Wednesday, 9 September 2015

Until Syria is rebuilt, what choice is left?

The ultimate goal, as Europe deals with the migration crisis that is suddenly sweeping the continent, must be to restore peace in Syria and help make it a country to which people feel safe enough to return.

Tragically, this country, which was so recently functional, civilised and well developed – albeit one ruled by an hereditary dictator – has disintegrated. Both ISIL and President Bashar Al-Assad are unleashing unspeakable terrors upon the people, four million of whom have fled the country and a further 10million are displaced within its borders.

And, as these refugees flee, into Jordan, Lebanon, Turkey and beyond, they join other refugees fleeing other places of conflict in Libya, Eritrea and South Sudan, as well as economic migrants; a massive movement of people mostly desperate for, as Stella Creasy said in the emergency debate yesterday, ‘the chance to stay alive’.

This is the situation that David Cameron and Europe face. While Angela Merkel and others have started welcoming refugees for humanitarian and other more prosaic reasons, it’s hard not to conclude that the prime minister’s response has been directed by a contradictory mess of politics.

It can only be a good thing that Cameron’s government wants to take in 20,000 vulnerable people who have fled to refugee camps from Syria by 2020, but at 4,000 a year this is a pitifully small number, especially compared with Germany which is contemplating 800,000 migrants this year and a further 500,000 in subsequent years. Germany welcomed 18,000 refugees last weekend alone.

There seems little doubt that the prime minister and his government were caught flat-footed by the outpouring of anger and grief triggered by the decision of several newspapers – including my own – to publish the photograph of the dead Aylan Kurdi on their front pages; yet, hopes that the 20,000 pledge would be enough to see off his critics already seem misplaced. And Cameron’s stance does nothing to deal with the situation facing Europe now.

In many ways, the prime minister is in an unenviable position. On the one hand, he doesn’t want to be seen to be doing anything which might smack of co-operation with our European partners in case it provides any ammunition for those in his own party who want to leave the European Union - many of whom are also prominent campaigners against high immigration. On the other, Mr Cameron will be only too well aware that his EU partners are urging Britain to do more to alleviate the refugee disaster within Europe’s borders and he must fear that his determination to exclude this country from any shared willingness to offer a safe harbour to refugees threatens the progress of any future EU negotiations.

But, as the circumstances change, our response must change. Cameron is right when he says a solution cannot simply be achieved by taking in more refugees. And he is clearly aware that any solution has to be multi-faceted.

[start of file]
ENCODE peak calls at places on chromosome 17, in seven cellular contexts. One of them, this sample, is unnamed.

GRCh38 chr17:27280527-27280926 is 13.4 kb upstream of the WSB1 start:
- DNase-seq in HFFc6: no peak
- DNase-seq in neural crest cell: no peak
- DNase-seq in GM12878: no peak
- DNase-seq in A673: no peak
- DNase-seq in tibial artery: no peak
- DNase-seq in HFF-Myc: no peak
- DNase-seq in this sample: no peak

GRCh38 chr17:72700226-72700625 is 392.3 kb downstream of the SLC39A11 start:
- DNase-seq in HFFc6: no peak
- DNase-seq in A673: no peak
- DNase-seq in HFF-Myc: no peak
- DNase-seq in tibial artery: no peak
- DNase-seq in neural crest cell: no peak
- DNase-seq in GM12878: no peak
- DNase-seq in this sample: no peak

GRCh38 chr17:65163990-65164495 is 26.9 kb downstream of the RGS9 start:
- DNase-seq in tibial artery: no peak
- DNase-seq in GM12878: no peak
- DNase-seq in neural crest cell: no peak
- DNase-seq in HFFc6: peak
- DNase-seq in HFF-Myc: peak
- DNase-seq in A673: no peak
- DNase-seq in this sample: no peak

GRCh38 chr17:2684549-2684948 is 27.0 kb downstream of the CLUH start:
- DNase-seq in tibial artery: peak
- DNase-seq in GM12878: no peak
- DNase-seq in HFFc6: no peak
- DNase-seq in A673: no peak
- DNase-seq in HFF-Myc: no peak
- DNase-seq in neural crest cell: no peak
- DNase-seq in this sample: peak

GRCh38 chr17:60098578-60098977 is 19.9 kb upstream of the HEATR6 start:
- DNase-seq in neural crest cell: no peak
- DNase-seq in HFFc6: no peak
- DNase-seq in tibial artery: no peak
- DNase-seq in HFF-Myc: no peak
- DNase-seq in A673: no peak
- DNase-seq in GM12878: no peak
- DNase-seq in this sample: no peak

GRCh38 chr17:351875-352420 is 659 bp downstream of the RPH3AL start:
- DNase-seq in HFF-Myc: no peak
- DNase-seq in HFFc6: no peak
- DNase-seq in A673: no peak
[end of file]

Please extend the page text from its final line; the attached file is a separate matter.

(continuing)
The prime minister may feel sore about his failure in the last parliament to command support for attacking Assad after he used chemical weapons in the conflict in Syria. But, without parliamentary approval, we now learn that action has been taken in Syria anyway, with a fatal drone strike on British terrorists there. International co-operation is essential and enlarged military action of one sort or another – against both Assad and ISIL – now seems increasingly inevitable.

But simultaneously, Cameron might be better to try and rise above the messy political complexities, take a lead in parliament, and respond to the imperative need for human kindness closer to home now.

Those who argue against allowing more refugees into the country, have a favourite question to which they often return, 'well, how many should we take?’ It is an impossible question to answer. The British government has done much to support refugees in the Middle East, spending more there than any other European country. But the crisis has developed and moved. Ignoring the situation in Europe is not part of a solution.

Britain cannot keep on claiming to be an honourable place of refuge on account of the Huguenots who flocked here in the 16th and 17th centuries . It cannot even do that on account of the Kenyan Asians who arrived here from the late 1960s. As Robert Peston has noted, Germany’s motivation to taking so many migrants is not wholly humanitarian; their population is ageing and falling, a boost in younger workers is just what Germany needs.

Similarly, we need to take heart from the very significant benefits this country has accrued from our own, historic refugee influxes and recognise that being properly generous, now, could bring its own reward in the future. But ultimately, the demand to act, to work with our European counterparts to tackle this wretched situation on our doorstep, is a simple one; the humanitarian need is here and now.

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